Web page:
|See an exotic pet veterinarian
|Decreased appetite, small sores on the skin and fins, white cottony growth on the skin, clamped fins
|See an exotic pet veterinarian
*Fish marked “(schooling)” should be kept in groups of at least 5 to 6 individuals. Keeping these fish by themselves causes stress and an increased susceptibility to diseases.
Peaceful/Community Fish: This group of fish can easily be mixed together without any aggression or predation problems. This group of fish includes some of the hardiest and most easily kept fish, allowing you to keep groups of them in a smaller space than larger growing fish. Examples of these fish include: livebearers (mollies, platys, and guppies), small growing barbs, most tetras (schooling), rasboras (schooling), danios (schooling), white cloud mountain minnows (schooling), killifish, small growing catfish species such as corydoras (schooling) or hoplosternum catfish, algae eaters such as bristle nosed plecostomus or otocinclus catfish (avoid the common plecostomus as they grow very large and do not eat much algae once mature), certain dwarf cichlids such dwarf gouramis, and bettas.
Goldfish and koi are in this group of fish. You can mix and match most goldfish and koi varieties as long as a sufficient size tank or pond is provided. However, due to their cool water temperature requirements, it is not recommended to keep them with tropical freshwater fish. Larger cool water catfish such as bullhead or young channel catfish can be kept with koi and large goldfish.
** A note about bettas - bettas require warmth, light, and filtration just like any other tropical fish. While they may survive in a bowl with no supplemental heat or filtration, this is not humane unless water changes are done AT LEAST once weekly and the bowl is kept in a room that never goes below 72 degrees Fahrenheit. Bettas make wonderful additions to community tank setups so long as only one male betta is added to the aquarium. Male bettas will fight and injure each other if kept together. Bettas get along very well with other non-betta fish.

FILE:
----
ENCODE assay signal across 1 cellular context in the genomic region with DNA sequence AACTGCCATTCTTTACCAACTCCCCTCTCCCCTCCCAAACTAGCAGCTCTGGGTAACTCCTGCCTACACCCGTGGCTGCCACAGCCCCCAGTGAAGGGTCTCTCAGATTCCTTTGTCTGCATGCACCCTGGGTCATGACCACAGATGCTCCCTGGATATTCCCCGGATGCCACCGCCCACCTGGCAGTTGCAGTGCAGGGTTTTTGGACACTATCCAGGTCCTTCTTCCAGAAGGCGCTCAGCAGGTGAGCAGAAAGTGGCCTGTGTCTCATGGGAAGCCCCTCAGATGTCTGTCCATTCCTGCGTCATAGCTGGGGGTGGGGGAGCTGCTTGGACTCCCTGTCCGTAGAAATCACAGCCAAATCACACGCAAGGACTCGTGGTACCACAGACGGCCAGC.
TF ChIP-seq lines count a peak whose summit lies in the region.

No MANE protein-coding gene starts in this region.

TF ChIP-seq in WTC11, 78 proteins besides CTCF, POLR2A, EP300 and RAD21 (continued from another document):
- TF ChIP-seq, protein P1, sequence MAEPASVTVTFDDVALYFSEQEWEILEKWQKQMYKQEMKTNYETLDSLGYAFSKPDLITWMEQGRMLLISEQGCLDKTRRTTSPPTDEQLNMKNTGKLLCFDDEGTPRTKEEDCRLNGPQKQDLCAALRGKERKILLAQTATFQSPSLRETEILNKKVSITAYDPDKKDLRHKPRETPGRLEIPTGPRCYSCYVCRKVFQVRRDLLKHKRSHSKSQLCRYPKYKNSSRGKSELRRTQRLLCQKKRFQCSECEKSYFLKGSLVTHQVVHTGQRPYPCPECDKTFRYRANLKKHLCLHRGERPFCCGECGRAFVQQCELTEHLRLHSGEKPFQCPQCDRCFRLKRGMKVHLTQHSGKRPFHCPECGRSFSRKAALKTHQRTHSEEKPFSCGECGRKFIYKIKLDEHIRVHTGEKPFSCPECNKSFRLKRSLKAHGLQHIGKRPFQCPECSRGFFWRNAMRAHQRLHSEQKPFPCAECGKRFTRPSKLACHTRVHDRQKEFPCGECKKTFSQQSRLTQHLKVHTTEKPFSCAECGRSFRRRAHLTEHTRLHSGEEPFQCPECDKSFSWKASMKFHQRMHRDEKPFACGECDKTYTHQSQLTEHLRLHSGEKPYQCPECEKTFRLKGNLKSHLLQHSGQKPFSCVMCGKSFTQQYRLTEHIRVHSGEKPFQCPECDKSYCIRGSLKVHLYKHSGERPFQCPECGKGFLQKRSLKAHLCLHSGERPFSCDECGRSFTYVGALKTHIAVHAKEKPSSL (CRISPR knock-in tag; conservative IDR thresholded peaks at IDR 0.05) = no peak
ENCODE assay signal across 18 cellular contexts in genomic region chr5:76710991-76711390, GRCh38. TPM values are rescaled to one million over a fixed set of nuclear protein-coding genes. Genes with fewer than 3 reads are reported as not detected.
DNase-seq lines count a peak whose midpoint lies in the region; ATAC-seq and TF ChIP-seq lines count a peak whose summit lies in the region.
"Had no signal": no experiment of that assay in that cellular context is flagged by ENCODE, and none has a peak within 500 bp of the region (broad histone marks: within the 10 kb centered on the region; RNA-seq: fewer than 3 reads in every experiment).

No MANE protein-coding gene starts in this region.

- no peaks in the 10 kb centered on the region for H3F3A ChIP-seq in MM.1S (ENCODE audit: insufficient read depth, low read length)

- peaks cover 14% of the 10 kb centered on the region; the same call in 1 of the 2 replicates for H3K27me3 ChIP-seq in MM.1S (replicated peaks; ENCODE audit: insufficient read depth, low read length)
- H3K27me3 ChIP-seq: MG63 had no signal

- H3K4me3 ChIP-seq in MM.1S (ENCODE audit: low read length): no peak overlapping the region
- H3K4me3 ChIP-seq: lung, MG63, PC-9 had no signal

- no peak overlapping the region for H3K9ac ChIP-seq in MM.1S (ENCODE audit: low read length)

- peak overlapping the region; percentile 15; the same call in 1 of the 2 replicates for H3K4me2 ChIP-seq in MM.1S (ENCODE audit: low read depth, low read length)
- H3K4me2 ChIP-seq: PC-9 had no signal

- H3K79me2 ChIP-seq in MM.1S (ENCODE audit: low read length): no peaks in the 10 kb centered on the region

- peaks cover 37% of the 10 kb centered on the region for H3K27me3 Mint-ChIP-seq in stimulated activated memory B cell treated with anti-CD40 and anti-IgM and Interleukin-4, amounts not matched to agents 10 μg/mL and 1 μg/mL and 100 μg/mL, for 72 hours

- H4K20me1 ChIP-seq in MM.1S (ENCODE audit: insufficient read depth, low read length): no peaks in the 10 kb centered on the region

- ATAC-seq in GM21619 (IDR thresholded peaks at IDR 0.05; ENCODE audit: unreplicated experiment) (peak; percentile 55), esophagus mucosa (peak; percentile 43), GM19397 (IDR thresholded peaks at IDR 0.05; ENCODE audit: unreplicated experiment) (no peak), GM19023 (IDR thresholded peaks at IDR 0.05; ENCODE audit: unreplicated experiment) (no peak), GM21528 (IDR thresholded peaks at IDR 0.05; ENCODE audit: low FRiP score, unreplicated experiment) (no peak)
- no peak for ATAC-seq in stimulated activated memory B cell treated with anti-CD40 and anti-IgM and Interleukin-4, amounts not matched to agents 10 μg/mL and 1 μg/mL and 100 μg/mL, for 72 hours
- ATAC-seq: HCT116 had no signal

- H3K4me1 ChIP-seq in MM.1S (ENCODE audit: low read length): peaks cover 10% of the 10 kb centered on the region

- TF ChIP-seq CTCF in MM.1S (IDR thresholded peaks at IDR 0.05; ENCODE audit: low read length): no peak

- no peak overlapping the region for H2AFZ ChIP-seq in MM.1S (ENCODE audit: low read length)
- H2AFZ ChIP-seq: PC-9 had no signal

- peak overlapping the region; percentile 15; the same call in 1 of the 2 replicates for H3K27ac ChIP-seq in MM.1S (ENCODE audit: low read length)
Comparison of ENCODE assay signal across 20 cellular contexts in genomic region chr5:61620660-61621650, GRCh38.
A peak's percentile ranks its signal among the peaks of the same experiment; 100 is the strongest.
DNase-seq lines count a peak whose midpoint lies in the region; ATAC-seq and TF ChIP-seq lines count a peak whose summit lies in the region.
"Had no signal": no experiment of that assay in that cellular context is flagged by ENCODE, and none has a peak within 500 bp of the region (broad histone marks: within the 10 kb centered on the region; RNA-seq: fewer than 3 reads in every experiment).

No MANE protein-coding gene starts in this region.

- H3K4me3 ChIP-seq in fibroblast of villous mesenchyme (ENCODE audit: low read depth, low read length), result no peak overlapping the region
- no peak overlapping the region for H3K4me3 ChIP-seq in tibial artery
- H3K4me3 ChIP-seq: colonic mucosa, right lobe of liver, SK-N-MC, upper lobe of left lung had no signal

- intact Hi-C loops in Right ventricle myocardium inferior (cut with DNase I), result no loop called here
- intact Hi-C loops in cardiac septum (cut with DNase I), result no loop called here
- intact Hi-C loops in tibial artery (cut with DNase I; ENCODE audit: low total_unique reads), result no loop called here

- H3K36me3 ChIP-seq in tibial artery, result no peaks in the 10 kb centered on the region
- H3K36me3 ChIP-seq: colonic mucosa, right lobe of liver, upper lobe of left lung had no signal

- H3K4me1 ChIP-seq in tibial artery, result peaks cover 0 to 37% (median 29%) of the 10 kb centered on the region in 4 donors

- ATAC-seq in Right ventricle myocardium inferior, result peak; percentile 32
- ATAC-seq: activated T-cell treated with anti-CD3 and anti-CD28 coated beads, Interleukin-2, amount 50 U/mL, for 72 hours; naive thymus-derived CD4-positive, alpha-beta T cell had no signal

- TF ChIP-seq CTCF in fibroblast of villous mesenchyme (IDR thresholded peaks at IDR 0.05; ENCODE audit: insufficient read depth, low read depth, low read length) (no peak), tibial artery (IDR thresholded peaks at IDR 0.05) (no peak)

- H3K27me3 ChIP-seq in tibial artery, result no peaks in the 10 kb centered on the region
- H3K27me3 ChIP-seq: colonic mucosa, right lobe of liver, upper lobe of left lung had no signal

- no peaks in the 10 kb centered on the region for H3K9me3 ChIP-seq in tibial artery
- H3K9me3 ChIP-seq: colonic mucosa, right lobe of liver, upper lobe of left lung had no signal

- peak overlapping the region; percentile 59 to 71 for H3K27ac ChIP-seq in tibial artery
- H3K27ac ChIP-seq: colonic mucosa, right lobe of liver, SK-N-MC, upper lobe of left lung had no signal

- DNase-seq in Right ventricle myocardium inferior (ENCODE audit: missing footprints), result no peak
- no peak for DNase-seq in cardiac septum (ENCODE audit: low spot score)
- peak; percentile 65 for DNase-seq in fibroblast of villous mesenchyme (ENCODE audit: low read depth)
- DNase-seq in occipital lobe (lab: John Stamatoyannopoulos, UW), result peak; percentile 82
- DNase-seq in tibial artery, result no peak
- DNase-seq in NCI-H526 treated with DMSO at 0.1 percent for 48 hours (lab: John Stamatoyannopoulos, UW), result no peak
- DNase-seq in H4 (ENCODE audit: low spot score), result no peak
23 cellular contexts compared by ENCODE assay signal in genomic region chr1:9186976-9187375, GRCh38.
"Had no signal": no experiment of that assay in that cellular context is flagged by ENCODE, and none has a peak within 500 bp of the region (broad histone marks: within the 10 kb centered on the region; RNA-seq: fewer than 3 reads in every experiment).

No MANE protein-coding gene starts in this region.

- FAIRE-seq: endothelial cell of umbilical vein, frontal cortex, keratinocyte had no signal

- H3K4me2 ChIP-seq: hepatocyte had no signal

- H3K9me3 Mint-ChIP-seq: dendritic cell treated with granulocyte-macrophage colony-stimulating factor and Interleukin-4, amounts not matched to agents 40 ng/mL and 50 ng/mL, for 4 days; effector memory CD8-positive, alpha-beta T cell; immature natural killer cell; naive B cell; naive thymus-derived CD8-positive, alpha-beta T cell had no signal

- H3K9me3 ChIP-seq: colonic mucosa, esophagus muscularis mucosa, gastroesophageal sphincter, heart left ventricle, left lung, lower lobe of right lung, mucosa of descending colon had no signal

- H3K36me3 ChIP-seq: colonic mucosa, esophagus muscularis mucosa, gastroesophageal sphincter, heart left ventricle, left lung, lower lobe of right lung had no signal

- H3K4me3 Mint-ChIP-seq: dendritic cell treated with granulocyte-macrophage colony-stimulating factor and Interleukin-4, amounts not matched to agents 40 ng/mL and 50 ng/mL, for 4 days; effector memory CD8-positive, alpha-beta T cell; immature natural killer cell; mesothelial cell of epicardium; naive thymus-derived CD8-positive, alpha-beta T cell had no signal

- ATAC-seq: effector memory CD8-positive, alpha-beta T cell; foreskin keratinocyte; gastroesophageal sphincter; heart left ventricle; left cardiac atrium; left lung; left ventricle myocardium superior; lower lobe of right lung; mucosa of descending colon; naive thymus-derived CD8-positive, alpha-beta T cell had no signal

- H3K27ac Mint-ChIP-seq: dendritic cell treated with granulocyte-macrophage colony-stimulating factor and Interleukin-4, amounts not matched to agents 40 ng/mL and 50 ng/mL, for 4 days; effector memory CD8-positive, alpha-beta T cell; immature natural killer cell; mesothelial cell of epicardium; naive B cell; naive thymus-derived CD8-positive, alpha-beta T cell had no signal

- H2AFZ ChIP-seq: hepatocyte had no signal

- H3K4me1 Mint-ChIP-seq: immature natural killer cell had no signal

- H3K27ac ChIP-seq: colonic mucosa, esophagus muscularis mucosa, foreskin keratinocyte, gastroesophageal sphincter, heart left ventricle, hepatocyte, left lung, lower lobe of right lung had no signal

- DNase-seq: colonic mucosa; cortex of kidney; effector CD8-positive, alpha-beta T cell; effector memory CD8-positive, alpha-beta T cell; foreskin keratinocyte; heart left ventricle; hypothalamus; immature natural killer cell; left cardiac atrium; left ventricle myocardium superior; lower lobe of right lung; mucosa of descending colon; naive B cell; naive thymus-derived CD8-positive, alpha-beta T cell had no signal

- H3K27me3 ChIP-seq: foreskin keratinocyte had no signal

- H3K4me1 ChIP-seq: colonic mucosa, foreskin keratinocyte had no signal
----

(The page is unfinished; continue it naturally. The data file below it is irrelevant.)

Semi-Aggressive Fish: This group of fish can be tricky to house together as they may get along well at times yet can be aggressive or territorial at other times. Often aggression and territoriality coincides with breeding or spawning behavior. Examples of these fish include many types of cichlids from Western Africa, Central America, and South America; larger barb species; and medium size catfish such as Synodontis or Pimelodella catfish.
Aggressive Fish: This group of fish can be hard to maintain without the fish picking on and injuring each other. Some species of aggressive fish are best kept by themselves. Others can be over-stocked in an aquarium to distribute the aggression evenly between all fish. Examples of these fish include many types of cichlids (especially East African cichlids from the Rift Valley lakes), certain larger catfish, and most freshwater/brackish water puffer fish.
Monster or Oddball Fish: This group of fish includes individuals that fit into each of the above three categories based on temperament. Most of them grow very large. They can be gentle giants or large aggressive predatory fish. Examples of these fish include freshwater stingrays, Polypterus/bichirs, arowanas, large catfish, giant gouramis, spiny eels, and gar. The most important thing to remember when keeping these fish is to provide a large enough and well-filtered aquarium.